The purpose of this design lab is to assess the size of impact craters of a steel ball on flour when dropped from a specific height. A steel ball is dropped at various heights over a bowl of flour. When the ball hits the flour, a crater is formed. What I am trying to investigate is the correlation between the height (x) at which the steel ball is dropped and the diameter (y) of the crater.
How does the diameter of the crater depend on the height at which the ball is dropped at?
Independent Variable: The height at which the steel ball is dropped at.
Dependent Variable: The diameter of the crater.
The mass of the steel ball (70.0 g)
The width of the steel ball (2.4 cm)
The initial velocity of the steel ball
Acceleration due to gravity
The amount of flour that ball is being dropped onto
controlling the variables
To measure and set the height at which the ball is to fall, I used a measuring tape. In this situation, it is favourable to use a measuring tape over a ruler since a ruler has a finite length, which means I have to manipulate the ruler, for example, dig it into the flour, in order to get an accurate length. A tape measure is better in this case as I can set the desired length and put it on the surface of the flour, rather than digging it in and compromising my results. I positioned the bottom (the hook end) of the tape measure on the surface of the flour, not submersed, and measured the desired length I wished to drop the ball at.
I decided that using the hook end at the bottom as my starting point would be efficient, as it is the most logical idea and it serves more convenience. It is convenient because it leaves more area for the steel ball to drop on.
The ball is then aligned with the end of the tape measure to set the specified height. To reduce error due to parallax, I positioned my head parallel to the ball, ensuring that it met the drop height requirements. The ball is then dropped onto the flour.
The crater the ball creates is measured. I measured the crater with the ball still in the flower since taking it out would compromise the crater shape and accuracy of the measurement. I try to keep my breathing to a minimum as and excessive breath may blow flour into or outward from the crater, skewing the measurement.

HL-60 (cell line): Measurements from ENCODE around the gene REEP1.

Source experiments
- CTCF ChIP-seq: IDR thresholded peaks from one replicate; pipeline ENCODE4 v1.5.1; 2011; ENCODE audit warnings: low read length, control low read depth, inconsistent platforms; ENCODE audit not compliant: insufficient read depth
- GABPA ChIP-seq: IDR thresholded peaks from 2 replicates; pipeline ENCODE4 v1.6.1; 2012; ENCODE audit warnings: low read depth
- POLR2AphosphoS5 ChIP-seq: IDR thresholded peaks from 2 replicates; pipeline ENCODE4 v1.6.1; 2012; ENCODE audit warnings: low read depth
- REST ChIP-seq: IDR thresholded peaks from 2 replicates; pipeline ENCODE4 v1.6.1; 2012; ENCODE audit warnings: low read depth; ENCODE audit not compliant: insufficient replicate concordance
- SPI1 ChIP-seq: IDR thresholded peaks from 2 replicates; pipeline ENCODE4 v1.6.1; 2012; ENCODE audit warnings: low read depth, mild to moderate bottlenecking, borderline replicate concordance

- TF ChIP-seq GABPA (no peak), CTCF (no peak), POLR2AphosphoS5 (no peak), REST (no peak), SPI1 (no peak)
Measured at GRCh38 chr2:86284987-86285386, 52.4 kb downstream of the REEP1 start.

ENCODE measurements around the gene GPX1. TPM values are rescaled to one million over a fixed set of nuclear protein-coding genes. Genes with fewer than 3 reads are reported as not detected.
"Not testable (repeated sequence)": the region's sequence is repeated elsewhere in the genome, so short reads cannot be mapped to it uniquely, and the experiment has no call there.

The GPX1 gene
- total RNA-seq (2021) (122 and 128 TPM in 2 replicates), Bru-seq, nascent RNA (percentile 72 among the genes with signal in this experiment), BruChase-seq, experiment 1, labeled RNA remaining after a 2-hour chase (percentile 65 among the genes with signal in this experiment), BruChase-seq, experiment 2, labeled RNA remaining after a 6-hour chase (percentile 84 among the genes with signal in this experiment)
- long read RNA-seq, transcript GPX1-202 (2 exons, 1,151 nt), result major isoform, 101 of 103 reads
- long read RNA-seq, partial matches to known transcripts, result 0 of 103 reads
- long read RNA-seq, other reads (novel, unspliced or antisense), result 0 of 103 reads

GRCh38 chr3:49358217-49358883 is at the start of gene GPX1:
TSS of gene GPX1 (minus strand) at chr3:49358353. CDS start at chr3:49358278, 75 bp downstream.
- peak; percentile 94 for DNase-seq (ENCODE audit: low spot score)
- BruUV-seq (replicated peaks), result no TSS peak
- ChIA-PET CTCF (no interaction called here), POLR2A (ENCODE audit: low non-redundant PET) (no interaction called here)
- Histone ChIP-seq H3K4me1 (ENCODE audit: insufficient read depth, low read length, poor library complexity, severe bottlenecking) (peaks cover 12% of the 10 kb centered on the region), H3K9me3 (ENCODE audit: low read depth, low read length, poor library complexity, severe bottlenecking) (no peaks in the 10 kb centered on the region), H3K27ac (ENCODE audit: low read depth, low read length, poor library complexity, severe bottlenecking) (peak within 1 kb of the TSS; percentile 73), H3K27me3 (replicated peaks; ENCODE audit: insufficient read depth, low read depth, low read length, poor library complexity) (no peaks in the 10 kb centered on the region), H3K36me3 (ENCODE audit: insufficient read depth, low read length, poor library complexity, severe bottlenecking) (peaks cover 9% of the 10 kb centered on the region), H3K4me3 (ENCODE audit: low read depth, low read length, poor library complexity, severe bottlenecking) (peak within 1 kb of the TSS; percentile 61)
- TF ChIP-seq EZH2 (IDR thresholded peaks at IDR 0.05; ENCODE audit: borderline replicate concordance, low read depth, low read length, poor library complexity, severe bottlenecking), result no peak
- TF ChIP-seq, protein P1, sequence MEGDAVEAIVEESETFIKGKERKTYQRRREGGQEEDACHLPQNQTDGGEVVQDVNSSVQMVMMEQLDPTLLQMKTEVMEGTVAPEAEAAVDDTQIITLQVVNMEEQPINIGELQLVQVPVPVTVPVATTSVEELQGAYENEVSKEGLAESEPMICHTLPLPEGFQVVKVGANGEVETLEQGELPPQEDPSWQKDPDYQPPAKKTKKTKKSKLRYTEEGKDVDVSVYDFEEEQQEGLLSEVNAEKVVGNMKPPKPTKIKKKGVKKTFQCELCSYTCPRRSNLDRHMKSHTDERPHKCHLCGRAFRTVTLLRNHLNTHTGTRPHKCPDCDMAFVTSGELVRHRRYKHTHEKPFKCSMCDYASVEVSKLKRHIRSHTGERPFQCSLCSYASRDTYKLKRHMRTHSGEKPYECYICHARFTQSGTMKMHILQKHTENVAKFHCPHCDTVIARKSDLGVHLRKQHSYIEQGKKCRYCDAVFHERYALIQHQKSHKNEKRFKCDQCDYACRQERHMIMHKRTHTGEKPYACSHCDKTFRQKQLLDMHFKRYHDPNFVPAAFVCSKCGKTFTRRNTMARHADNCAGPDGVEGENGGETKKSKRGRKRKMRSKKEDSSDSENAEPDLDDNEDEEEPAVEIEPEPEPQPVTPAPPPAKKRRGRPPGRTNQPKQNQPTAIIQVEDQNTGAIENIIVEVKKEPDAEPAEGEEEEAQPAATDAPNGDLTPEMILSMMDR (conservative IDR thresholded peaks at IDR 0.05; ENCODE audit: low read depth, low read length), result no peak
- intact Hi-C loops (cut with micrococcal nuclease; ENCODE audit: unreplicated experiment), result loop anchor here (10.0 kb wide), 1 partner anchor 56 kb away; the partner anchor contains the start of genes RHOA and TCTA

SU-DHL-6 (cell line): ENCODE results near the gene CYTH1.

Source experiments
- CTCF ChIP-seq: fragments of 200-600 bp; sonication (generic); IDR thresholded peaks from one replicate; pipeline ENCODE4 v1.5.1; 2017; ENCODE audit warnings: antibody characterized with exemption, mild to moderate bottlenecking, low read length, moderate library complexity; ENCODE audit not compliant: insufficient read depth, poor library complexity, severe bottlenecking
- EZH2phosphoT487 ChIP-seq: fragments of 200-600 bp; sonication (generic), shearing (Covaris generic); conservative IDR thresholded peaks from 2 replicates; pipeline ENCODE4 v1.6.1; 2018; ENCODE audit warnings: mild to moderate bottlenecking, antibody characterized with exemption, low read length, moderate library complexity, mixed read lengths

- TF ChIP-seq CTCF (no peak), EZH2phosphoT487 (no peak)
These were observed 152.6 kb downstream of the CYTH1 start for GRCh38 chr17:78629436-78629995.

Controlling the controlled variables The same ball and volume of flour was used throughout the experiment. After each trial, I smoothen out the surface of the flour to be able to reproduce accurate results. I ensured the steel ball’s drop height by putting it side by side with the end of the tape measure and dropping it from there. The experiment was conducted on Earth to ensure that acceleration due to gravity was constant. The initial velocity of the ball is ensured by me dropping the ball, not adding any extra force to the ball as it is released.
I believe that the diameter of the crater will be directly proportional to the distance at which the object is dropped at. I believe this because acceleration due to gravity is constant so there would not be any fluctuations in velocity.
The experiment was repeated 3 times each for each of the different heights. The heights ranged from 20 cm to 100 cm, 0 cm being the control. The classroom rulers posed many inconveniences so I decided to use a tape measure instead. I ran some tests on what the idea ball would be for my experiment would be. I tried the marbles in classroom, but the craters were too small, being troublesome to measure and hard to get accurate. I decided to use the heavier, bigger steel ball since it could create big enough craters easy enough for me to measure.
The bottom of the steel ball was aligned with the desired height.
Raw Data Table
A table of the data accumulated from the 3 repetitions for each of the 6 different heights is presented below.
Uncertainty in distance is estimated to be approximately ½ of the smallest increment of the…